I’m Positive—World AIDS Day Documentary
On World AIDS Day, Saturday, December 1, I’m Positive, a new documentary produced by the Kaiser Family Foundation and MTV, will introduce three young adults living with HIV. The documentary is part of a project called GYT: Get Yourself Tested, a campaign to encourage testing for STDs, including HIV. GYT is a sexual health public information partnership between the Kaiser Family Foundation and MTV.
NewPublicHealth spoke with cast member Otis Harris, who is an HIV/AIDS peer advocate who lives in Chicago.
NewPublicHealth: How old are you and how old were you when you found out that you were HIV positive?
Otis Harris Jr.: I am 25 years old and I was 22 [when I found out I was HIV positive].
NPH: What do you wish you had known then that you know now?
Otis Harris Jr.: I wish that I could have been a little more educated about the virus and what to look for and how to protect myself. And if I would have known what I know now then I probably wouldn’t have been infected.
NPH: People have been working on HIV/AIDS education efforts for so many years now, but clearly they weren’t getting through. What are the ways in which they didn’t communicate well and how can they communicate better?
Otis Harris Jr.: I think the main thing is instead of lecturing someone; I would go in and talk to them as if I was a big brother. I want them to get comfortable with me before I just go in and say sit down and listen, I need you to do this or I need you to do that. Just go in and have a conversation. I think that is the key. Because I remember at that age and even now, you don’t want anyone lecturing you. You want someone to understand and be human and give you some tools that you can use.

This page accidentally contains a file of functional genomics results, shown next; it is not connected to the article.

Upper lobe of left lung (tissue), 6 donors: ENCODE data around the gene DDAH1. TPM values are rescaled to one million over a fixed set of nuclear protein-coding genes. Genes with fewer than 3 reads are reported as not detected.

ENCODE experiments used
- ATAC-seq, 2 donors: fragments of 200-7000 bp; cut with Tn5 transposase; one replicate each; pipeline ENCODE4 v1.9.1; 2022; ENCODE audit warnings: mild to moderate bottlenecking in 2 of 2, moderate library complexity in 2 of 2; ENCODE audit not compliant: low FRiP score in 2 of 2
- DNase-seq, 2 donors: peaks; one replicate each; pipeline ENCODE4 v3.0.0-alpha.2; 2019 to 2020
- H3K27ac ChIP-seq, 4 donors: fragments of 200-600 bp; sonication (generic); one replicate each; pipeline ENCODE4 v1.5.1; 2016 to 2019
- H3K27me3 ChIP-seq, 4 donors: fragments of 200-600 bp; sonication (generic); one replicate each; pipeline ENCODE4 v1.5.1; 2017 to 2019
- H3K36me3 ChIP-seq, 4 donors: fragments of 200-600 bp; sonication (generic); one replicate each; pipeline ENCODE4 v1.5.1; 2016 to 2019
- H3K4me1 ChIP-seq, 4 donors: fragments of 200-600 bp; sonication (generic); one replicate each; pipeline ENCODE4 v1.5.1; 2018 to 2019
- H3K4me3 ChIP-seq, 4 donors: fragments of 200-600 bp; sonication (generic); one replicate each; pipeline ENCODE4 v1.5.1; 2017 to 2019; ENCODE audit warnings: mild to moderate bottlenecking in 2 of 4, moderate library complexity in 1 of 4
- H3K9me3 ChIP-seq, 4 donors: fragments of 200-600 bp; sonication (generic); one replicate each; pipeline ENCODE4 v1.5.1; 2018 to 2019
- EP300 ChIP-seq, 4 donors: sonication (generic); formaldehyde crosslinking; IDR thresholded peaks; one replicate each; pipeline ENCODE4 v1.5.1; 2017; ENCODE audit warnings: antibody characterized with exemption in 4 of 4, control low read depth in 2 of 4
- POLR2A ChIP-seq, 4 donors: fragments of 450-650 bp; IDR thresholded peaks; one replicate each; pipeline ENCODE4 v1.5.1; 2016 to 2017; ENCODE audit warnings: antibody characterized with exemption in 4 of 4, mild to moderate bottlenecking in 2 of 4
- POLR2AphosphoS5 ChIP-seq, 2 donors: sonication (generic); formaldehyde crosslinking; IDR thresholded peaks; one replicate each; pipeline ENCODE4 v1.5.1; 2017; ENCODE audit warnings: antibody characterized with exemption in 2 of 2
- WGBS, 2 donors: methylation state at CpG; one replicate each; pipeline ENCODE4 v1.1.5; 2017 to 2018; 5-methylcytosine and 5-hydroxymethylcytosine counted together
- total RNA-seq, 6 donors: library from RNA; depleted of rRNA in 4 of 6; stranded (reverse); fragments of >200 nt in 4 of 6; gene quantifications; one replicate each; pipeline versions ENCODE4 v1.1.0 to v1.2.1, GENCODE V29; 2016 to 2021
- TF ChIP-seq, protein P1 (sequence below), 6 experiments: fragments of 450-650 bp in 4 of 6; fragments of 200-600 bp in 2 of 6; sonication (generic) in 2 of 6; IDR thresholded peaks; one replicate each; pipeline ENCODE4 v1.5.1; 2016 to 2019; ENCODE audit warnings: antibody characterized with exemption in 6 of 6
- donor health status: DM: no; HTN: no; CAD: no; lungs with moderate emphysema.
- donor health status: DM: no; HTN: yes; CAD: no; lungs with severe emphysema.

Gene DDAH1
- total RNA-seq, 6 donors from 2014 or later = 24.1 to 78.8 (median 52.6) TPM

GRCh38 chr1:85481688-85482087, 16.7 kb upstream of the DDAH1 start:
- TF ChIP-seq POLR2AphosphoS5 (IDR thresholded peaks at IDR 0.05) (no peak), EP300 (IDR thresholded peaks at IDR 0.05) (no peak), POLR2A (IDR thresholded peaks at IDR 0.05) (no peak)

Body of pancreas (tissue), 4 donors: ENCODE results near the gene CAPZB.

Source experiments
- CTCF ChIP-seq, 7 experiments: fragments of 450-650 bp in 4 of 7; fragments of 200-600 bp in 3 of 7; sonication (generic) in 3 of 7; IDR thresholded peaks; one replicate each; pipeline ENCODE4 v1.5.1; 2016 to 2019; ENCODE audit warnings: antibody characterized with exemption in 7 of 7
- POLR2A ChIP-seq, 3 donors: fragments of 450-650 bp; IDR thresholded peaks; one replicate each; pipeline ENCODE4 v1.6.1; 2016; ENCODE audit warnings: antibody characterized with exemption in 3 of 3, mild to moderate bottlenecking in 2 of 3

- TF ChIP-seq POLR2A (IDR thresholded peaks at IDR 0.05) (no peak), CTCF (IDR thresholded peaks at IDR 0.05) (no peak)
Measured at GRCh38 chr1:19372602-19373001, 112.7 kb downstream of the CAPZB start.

NPH: So if someone can get your confidence first then you are more likely to be listening?
Otis Harris Jr.: Right, exactly. You also have a lot of people who beat down or start judging or constantly focus on things that you are not doing.
NPH: Public health experts are concerned because there seems to be a growing number of young adults who say they actually want to be HIV-positive. Have you had a chance to speak to kids who feel that way?
Otis Harris Jr.: Yes, I’ve had kids say to me, “I want to be HIV positive.” It hurts when I hear that. Why would you want to do that? Not everyone takes that diagnosis and copes with it well. You have people who feel like they want to die. And even when they have people around them telling them they aren’t going to die, they can live, they give up anyway and try to commit suicide and may not have a support system like I have.
NPH: When you speak to young people do you think they usually understand the seriousness of the disease?
Otis Harris Jr.: Often not, because they feel like “all I have to do now is take a pill.” They don’t know that you also have to deal with complications. I tell them, are you ready for the stigma that is going to come your way? Are you ready for any side effects that may come from taking this medication? Are you ready to be labeled as HIV positive? And then once you throw that out there, it’s like, “Well I didn’t really look at it this way. I thought since you were doing so well that maybe if I became infected then I would be good too.” No! If they came out with a cure today or tomorrow, trust and believe that I would be one of the first people in line to go get that cure.
NPH: What’s do you want most want to share from your own experience?
Otis Harris Jr.: I just want young people to get educated, use protection, get tested, and if you happen to be HIV positive, please get in care.